With which wretched pleasantry the little merchant nodded to his son, and snatching up his candle, trotted to the door.
“By the way, give a look round my room upstairs, to see all right when you’re going to turn in yourself,” he said, before disappearing.
The two fingers given him by his father to shake at parting, had told Wilfrid more than the words. And yet how small were these troubles around him compared with what he himself was suffering! He looked forward to the bittersweet hour verging upon dawn, when he should be writing to Emilia things to melt the vilest obduracy. The excitement which had greeted him on his arrival at Brookfield was to be thanked for its having made him partially forget his humiliation. He had, of course, sufficient rational feeling to be chagrined by calamity, but his dominant passion sucked sustaining juices from every passing event.
In obedience to his father’s request, Wilfrid went presently into the old man’s bedroom, to see that all was right. The curtains of the bed were drawn close, and the fire in the grate burnt steadily. Calm sleep seemed to fill the chamber. Wilfrid was retiring, with a revived anger at his father’s want of natural confidence in him, or cowardly secresy. His name was called, and he stopped short.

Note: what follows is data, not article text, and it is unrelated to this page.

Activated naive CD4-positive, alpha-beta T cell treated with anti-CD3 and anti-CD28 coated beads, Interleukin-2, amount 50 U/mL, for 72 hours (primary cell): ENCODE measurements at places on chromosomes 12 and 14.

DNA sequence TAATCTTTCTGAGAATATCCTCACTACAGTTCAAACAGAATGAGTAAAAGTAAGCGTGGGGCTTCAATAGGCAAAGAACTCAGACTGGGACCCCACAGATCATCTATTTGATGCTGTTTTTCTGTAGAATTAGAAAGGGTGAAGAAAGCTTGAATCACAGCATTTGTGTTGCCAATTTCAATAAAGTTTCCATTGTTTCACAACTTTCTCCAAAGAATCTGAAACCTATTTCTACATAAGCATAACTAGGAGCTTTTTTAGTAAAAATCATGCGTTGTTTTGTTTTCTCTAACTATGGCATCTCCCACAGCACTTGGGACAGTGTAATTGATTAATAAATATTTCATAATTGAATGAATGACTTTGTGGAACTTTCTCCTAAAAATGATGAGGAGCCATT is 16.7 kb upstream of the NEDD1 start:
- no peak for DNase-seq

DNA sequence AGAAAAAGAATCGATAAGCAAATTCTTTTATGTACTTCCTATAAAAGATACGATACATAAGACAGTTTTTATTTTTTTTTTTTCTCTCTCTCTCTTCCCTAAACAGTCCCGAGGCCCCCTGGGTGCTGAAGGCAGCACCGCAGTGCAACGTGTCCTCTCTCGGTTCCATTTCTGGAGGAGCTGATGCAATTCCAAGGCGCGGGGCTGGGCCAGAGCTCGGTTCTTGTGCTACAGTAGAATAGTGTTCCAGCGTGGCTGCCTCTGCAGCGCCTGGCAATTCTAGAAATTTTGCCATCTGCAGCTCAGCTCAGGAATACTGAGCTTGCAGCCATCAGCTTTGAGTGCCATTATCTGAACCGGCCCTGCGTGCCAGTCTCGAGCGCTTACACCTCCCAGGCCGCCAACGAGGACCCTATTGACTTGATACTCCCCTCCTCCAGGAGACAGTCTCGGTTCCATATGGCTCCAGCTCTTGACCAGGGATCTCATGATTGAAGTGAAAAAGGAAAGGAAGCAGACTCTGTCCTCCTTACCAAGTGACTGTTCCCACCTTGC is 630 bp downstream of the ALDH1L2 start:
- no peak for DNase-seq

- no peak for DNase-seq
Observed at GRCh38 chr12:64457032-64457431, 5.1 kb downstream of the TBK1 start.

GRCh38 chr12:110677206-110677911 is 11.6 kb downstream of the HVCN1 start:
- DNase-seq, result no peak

“Yes, sir?” he said.
The voice, buried in curtains, came after a struggle.
“You’ve done this, Wilfrid. Now, don’t answer:—I can’t stand talk. And you must undo it. Pericles can if he likes. That’s enough for you to know. He can. He won’t see me. You know why. If he breaks with me— it’s a common case in any business—I’m... we’re involved together.” Then followed a deep sigh. The usual crisp brisk way of his speaking was resumed in hollow tones: “You must stop it. Now, don’t answer. Go to Pericles to-morrow. You must. Nothing wrong, if you go at once.”
“But, Sir! Good heaven!” interposed Wilfrid, horrified by the thought of the penance here indicated.
The bed shook violently.
“If not,” was uttered with a sort of muted vehemence, “there’s another thing you can do. Go to the undertaker’s, and order coffins for us all. There—good night!”
The bed shook again. Wilfrid stood eyeing the mysterious hangings, as if some dark oracle had spoken from behind them. In fear of irritating the old man, and almost as much in fear of bringing on himself a revelation of the frightful crisis that could only be averted by his apologizing personally to the man he had struck, Wilfrid stole from the room.